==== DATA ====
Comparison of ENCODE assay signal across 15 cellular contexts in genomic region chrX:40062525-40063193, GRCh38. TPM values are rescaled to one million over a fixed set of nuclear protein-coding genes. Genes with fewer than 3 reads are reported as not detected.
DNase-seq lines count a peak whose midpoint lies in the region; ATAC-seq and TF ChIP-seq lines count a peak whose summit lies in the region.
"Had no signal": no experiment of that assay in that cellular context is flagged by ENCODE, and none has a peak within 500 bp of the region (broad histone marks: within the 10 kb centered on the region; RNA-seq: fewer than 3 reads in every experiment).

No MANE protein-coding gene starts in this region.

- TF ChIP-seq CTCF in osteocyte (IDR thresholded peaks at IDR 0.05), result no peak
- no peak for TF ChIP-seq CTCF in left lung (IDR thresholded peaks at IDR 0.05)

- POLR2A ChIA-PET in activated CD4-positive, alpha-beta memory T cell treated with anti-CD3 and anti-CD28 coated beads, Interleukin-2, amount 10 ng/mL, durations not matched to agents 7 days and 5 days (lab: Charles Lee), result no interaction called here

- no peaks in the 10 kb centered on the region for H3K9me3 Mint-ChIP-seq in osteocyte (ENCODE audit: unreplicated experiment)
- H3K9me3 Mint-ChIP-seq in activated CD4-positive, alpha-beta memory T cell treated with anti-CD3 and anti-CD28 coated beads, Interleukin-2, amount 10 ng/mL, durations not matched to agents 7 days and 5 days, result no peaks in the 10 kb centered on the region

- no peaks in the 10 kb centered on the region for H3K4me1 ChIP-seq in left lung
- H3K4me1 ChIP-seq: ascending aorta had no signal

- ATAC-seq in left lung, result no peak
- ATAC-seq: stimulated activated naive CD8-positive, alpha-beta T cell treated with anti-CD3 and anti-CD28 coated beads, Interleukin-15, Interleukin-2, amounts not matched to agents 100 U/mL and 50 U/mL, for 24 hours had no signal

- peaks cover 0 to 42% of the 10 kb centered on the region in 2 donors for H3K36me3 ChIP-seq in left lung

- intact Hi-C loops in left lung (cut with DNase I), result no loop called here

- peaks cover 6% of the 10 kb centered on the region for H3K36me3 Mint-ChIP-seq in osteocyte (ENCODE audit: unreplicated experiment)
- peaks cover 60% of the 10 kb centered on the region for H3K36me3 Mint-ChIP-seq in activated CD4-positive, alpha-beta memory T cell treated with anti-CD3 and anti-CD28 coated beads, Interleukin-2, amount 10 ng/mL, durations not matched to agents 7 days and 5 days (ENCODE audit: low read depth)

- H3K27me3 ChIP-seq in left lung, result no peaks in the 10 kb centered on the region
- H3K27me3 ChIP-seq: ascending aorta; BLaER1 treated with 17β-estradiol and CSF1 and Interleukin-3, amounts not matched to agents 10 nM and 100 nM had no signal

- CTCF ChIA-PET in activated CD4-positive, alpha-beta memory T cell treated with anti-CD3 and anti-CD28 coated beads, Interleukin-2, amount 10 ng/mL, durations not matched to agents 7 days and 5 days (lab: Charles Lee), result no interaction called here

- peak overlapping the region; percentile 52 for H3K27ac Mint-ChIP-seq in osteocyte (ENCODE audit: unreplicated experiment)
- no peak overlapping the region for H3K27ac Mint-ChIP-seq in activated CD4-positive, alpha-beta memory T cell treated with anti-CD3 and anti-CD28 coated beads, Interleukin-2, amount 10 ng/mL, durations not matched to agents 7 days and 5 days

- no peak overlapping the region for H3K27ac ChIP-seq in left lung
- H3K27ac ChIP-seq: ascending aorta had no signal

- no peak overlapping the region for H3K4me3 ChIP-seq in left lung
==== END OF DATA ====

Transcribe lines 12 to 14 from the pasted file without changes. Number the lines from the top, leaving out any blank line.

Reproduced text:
- ATAC-seq in left lung, result no peak
- ATAC-seq: stimulated activated naive CD8-positive, alpha-beta T cell treated with anti-CD3 and anti-CD28 coated beads, Interleukin-15, Interleukin-2, amounts not matched to agents 100 U/mL and 50 U/mL, for 24 hours had no signal

- peaks cover 0 to 42% of the 10 kb centered on the region in 2 donors for H3K36me3 ChIP-seq in left lung